Figure 2: Plan of Kenchreai with the Threpsiades site circled. Reproduced courtesy of the American Excavations at Kenchreai under the Creative Commons By-ND-NC 4.0 license

The literary testimony for Kenchreai during the Early to Middle Roman periods attests to local prosperity, social, cultural and religious diversity, and a bustling economy. Strabo (Geographies 8.6.22) wrote of Kenchreai that the Corinthians, “use [it] for trade from Asia.” Ovid (Tristia 1.10.9) reported that he boarded the vessel Minerva there and then disembarked at Tempyra on the Thracian coast before proceeding on foot to his exile in Tomis. Kenchreai is briefly mentioned in the New Testament, first as an early stopping point in Paul’s journey from Corinth to Syria via Ephesus (Acts 18:18) and then as the home of the deaconess Phoebe (Romans 16:1), whom Paul commends to the Roman church. In his brief description of the port-town, the second-century travel writer Pausanias (Description of Greece 2.2.3) mentions sanctuaries and a bronze statue of Poseidon at the harbor.6 Kenchreai is also the setting for the last book of Apuleius’ Metamorphoses (Book 11), in which the protagonist Lucius is initiated into the local cult of Isis. These passages illustrate Kenchreai as a well-connected port and a prosperous community during the first and second centuries A.D.

It was the report of Pausanias and the visible presence of ancient architecture that motivated the start of excavation in 1963. The initial publication of the site aimed to assimilate the extant architectural remains to the temples of Aphrodite and Isis cited by Pausanias, but subsequent scholarship has called these identifications into question, and they are not now widely held.7 The early phase of the American Excavations in the 1960s also uncovered extensive architectural and artifactual evidence for the Roman port’s commercial life. More recent fieldwork has focused on the necropolis and residential quarter on the ridge northeast of the harbor.8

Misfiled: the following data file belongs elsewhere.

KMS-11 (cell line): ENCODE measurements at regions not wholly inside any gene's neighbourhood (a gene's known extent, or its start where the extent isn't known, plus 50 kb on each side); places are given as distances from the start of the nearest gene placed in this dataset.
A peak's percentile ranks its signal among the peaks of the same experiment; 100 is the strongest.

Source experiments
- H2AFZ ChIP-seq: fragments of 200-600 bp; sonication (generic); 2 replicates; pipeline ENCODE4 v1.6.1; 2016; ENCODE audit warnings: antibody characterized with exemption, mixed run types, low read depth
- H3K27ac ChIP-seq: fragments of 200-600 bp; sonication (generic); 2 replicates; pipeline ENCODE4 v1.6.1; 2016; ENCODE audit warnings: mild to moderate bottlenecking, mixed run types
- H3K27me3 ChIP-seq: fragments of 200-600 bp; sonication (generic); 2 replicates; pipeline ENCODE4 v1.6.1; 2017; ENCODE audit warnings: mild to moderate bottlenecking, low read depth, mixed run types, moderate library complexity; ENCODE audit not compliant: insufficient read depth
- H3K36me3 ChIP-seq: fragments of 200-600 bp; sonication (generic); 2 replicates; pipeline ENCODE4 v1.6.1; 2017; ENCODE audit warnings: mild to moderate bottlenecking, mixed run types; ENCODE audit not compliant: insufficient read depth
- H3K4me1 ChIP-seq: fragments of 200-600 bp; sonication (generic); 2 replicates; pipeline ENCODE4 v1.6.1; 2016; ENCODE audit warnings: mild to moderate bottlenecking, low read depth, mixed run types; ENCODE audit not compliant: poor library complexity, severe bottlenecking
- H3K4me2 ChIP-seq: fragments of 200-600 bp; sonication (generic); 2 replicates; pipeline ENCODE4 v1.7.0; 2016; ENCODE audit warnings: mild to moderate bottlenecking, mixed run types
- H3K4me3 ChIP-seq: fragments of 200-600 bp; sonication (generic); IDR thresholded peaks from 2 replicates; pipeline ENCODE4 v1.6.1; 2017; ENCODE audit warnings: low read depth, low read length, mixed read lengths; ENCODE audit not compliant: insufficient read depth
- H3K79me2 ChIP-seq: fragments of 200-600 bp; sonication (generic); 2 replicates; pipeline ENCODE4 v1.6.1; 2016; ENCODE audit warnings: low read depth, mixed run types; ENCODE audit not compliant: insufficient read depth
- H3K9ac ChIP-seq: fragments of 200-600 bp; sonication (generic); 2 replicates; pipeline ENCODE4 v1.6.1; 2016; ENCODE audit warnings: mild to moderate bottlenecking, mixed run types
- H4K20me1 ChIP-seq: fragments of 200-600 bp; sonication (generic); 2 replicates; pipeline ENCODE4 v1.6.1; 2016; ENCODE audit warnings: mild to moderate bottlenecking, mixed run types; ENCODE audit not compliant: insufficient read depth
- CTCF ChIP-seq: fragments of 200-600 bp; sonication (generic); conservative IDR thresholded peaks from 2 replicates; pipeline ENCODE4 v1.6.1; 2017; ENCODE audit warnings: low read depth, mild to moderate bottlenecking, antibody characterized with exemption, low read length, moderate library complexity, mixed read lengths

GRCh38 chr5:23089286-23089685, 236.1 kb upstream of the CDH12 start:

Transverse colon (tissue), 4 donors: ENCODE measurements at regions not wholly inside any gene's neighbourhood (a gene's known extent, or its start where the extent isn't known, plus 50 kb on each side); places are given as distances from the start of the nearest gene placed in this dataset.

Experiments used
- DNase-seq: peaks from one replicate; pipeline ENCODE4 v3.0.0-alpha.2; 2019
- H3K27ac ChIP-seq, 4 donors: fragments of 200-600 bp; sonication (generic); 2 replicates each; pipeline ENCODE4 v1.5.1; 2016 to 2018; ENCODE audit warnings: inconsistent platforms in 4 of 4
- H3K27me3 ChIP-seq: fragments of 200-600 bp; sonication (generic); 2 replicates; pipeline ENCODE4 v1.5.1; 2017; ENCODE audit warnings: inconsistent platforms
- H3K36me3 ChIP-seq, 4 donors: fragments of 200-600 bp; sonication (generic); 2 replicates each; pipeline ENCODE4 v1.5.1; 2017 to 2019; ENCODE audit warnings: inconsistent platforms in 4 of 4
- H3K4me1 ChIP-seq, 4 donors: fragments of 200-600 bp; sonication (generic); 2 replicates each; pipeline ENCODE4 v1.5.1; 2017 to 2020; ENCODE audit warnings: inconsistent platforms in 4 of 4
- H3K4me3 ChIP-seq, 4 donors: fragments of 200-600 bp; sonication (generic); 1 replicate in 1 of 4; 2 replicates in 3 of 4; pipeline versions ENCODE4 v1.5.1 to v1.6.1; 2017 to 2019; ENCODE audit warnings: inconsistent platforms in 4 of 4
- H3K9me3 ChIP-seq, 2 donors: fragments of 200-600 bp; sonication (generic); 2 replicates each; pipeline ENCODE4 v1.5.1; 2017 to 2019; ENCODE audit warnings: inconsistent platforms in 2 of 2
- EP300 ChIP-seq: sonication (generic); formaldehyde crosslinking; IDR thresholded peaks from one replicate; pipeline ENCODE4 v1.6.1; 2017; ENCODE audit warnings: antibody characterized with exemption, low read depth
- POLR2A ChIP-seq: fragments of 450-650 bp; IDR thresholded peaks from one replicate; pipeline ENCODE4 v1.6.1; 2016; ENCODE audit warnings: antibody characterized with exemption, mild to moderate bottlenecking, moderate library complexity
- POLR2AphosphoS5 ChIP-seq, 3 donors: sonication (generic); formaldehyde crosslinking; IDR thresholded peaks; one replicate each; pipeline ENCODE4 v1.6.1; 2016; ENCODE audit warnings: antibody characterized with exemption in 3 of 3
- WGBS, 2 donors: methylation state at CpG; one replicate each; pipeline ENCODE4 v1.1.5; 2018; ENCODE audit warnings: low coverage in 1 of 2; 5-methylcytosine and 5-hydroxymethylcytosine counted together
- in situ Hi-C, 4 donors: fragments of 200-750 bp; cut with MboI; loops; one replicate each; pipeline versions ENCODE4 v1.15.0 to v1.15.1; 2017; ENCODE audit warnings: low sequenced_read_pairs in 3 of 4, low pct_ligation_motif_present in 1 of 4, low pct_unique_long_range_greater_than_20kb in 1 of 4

Urban development continued at Kenchreai during and beyond the third century. The local community witnessed substantial renovation and expansion of the portside structures during the fourth century. In the late fourth century, one or more seismic disasters led to the abandonment and filling of a fountain court on the south mole. This space was temporarily being used for the storage of crates with over 120 glass panels in opus sectile depicting harbors, Nilotic scenes, and cultural celebrities.9 The difficulties indicated by the loss of these panels, however, were not the end of Roman Kenchreai. A church was built on the south mole around the late fifth or early sixth century, and another early church is located roughly 1 km up the coast in the port’s northern suburbs. These structures did not stay in use for very long and seem to have fallen into disrepair by the late sixth or early seventh centuries, perhaps around the time of the unknown destruction event at the Threpsiades complex under consideration in this article. The immediate circumstances of Early Byzantine Kenchreai’s further decline in the seventh to ninth centuries are unclear, as are the circumstances that lead to a renewal of activity in the Middle Byzantine period. Today the toponym Kechries (Κεχριές) refers to a small village lacking any municipal identity or business and consisting largely of weekend and summer homes.